Things to think about
1- What kind of springs are in your fork tubes? Has the previous owner changed them from the OEM progressive style, or has he installed "straight" springs?
2- If new springs have been installed, what is their weight? You can check this if there is written documentation that the previous owner provided or, place the bike on its centerstand, jack the front end off of the floor, (do you have a skidplate?), remove all preload on the springs, remove fork caps, fish any washers, spacers and springs out of the fork tube. Often there is a mark etched on one end of the spring that will tell you the weight of the spring.
3- Next, you will want to weigh yourself with all of your gear on. Also weigh your luggage and make a decent estimate on the weight of extras that have been added to the motorcycle; luggage racks, cases, skidplate, crashbars, etc.
4- Determine the predominate type of riding you do, (what type of surfaces), and at what level you feel comfortable riding.
5- Armed with the above information, you can head to any spring dealer and properly match a front end suspension system specifically to you.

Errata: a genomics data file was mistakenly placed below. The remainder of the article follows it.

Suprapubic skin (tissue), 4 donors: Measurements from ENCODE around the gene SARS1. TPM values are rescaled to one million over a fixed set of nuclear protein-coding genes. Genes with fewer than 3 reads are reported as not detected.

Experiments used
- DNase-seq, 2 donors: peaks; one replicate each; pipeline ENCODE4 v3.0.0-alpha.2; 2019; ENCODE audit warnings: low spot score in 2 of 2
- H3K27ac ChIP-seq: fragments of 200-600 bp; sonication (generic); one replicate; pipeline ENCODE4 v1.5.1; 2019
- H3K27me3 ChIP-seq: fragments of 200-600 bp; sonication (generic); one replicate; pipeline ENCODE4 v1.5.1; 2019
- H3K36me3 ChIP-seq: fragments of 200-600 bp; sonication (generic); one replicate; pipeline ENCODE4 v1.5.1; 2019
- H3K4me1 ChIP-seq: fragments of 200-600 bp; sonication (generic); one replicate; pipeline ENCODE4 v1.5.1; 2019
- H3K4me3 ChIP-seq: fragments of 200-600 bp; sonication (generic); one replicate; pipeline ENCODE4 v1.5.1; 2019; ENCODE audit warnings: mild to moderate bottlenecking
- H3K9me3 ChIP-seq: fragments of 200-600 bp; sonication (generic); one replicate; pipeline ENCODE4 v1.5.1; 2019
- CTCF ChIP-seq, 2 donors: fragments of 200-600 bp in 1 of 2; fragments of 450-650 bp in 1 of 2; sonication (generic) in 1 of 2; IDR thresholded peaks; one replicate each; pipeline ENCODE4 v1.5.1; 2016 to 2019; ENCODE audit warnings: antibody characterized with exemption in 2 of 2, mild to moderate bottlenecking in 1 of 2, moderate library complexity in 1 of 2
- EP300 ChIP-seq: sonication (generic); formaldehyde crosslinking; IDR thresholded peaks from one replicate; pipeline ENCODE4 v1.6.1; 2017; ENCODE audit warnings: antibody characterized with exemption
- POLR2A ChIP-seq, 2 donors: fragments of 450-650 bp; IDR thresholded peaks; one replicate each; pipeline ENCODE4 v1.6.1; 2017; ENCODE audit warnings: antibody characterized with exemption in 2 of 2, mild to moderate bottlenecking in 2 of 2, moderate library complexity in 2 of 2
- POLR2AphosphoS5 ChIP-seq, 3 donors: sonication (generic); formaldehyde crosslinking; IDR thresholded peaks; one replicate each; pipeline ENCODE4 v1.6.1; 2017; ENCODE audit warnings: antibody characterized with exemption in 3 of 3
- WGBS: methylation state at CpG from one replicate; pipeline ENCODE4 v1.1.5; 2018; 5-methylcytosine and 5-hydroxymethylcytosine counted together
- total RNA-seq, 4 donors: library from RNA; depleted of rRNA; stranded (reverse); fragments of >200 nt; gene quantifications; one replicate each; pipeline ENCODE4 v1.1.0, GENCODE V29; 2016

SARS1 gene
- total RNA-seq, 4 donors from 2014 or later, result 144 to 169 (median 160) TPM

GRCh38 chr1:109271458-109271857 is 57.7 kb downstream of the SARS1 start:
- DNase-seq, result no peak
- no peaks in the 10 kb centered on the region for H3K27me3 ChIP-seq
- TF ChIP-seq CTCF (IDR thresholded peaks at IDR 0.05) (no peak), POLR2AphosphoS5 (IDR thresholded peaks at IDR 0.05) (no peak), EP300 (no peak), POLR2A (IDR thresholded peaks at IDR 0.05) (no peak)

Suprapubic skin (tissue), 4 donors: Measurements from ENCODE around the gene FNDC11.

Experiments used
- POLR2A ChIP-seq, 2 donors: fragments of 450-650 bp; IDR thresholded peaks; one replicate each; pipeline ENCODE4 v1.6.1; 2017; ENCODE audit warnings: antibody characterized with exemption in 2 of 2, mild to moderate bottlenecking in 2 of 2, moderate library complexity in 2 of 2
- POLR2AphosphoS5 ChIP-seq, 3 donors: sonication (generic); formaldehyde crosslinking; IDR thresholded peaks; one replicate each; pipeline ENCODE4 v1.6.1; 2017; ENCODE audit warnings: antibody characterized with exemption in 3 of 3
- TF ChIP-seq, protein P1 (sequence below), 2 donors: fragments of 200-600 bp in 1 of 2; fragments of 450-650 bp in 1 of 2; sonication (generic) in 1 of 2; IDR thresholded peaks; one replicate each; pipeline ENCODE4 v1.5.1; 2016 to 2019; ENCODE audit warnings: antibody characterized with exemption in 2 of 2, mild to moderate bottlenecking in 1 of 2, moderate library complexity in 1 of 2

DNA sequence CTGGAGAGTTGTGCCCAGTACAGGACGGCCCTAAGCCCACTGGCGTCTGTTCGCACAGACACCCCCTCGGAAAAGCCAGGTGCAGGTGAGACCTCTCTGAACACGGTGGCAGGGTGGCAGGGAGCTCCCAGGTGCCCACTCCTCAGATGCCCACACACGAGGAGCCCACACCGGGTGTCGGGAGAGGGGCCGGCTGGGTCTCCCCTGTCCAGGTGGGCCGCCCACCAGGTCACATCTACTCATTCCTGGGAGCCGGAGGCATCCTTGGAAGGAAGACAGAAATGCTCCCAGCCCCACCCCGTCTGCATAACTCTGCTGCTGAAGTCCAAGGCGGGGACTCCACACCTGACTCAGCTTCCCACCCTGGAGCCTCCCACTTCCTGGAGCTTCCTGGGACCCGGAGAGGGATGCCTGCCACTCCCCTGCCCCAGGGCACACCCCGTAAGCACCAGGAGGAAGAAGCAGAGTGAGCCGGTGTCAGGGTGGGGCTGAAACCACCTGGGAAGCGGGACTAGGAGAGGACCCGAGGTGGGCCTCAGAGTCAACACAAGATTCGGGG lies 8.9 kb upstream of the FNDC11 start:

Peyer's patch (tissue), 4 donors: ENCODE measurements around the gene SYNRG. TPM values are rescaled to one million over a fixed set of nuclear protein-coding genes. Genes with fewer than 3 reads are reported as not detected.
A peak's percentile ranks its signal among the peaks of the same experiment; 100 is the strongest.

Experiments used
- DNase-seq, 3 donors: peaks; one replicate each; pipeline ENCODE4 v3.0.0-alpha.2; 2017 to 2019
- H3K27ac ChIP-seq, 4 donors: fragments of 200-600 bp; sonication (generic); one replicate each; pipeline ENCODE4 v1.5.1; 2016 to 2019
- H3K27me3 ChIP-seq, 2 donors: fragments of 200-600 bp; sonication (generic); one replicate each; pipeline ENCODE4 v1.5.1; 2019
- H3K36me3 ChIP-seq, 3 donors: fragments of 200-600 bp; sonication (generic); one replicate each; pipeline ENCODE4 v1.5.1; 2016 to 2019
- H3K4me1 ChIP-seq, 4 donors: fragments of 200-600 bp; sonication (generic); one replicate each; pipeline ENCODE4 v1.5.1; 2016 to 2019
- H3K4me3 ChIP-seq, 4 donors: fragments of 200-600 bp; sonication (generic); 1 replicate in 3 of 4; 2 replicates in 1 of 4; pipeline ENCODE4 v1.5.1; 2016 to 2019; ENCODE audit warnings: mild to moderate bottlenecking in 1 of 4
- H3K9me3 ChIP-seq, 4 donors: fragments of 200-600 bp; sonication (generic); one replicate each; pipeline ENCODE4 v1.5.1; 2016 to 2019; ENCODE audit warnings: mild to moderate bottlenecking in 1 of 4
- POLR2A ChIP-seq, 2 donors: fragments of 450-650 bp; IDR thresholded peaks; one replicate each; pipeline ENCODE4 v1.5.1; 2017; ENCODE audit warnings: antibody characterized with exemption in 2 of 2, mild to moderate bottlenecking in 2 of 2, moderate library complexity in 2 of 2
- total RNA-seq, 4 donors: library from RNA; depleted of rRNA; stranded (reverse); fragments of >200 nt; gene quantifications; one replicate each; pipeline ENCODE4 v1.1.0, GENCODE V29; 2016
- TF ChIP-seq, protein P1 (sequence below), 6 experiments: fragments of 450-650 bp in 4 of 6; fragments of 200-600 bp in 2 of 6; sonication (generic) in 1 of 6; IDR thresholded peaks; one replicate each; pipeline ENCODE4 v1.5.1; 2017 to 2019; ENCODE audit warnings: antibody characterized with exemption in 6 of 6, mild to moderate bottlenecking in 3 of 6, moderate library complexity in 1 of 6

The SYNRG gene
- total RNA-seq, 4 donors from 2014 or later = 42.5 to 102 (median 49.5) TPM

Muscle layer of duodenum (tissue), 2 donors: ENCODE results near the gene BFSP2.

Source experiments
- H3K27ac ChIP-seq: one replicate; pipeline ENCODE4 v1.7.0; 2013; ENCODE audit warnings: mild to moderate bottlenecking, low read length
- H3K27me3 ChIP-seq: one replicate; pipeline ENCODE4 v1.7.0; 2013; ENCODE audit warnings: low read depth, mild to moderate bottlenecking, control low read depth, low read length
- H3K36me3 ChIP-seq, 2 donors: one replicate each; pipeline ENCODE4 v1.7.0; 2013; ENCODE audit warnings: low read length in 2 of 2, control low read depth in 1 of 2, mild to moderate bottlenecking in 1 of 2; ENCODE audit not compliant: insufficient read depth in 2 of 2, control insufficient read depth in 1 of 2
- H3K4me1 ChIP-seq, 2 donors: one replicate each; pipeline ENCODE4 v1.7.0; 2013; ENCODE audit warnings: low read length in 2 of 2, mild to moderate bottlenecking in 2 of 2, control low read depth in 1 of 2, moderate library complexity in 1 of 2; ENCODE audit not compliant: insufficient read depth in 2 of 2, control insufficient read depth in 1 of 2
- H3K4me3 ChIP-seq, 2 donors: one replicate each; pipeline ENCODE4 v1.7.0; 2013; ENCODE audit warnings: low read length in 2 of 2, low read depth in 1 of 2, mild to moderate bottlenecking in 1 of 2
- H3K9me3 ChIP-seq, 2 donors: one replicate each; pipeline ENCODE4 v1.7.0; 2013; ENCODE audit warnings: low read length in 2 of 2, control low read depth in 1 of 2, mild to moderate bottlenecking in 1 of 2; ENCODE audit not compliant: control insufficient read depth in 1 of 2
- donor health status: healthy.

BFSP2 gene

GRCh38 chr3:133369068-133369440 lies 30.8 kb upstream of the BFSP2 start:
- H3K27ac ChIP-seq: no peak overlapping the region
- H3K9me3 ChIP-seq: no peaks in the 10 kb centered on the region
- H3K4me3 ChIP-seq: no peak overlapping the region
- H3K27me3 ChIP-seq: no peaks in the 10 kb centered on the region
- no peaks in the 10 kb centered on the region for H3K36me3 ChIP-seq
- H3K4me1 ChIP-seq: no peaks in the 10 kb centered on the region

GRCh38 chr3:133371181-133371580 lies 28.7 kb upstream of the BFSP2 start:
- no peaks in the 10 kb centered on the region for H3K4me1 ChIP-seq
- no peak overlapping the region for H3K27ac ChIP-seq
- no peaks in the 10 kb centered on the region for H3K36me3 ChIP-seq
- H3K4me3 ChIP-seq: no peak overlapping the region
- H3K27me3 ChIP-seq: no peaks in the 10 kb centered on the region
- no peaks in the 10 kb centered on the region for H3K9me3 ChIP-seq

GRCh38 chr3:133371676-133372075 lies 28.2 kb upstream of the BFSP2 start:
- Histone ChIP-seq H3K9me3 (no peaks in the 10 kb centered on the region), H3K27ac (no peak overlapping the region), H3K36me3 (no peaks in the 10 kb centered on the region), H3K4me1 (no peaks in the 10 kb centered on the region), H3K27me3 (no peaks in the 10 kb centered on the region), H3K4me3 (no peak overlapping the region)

I like Sonic Springs
. They are a straight wound spring.
Here is a link to their spring rate calculator: Spring Rate Calculator
Here is a link to Sonic's Tech articles: Tech Articles
Your cheapest route is to determine what is currently in your forks now and to see if it matches to your weight and riding style. What's there may be right on and you needn't spend a nickel more.
From there, new springs and oil matched to your weight will cost you about $100 if you do the work yourself. There is a tutorial in the "How To" section of this forum.
I recommend adding a forkbrace at some point. Prices vary as to which manufacturer you choose. I have a Superbrace installed on my bike. I believe it cost me about $150. Worth it!!!!
You could also add Gold Valve emulators which will also cost you about $150 if you do the work yourself. Some riders love them. For the riding I do, I wish I didn't spend the money on them.
For a rear shock, you may want to look at Hyperpro
. I have a Hyperpro #460 installed in my bike. It is a very good quality shock with a 5 year warranty. It is basic and simple. No "do-dads" that can cost a fortune. The shock cost me $614 with shipping. I installed it myself. There is a tutorial on how to do this in the "How To" section.
Hope this helps.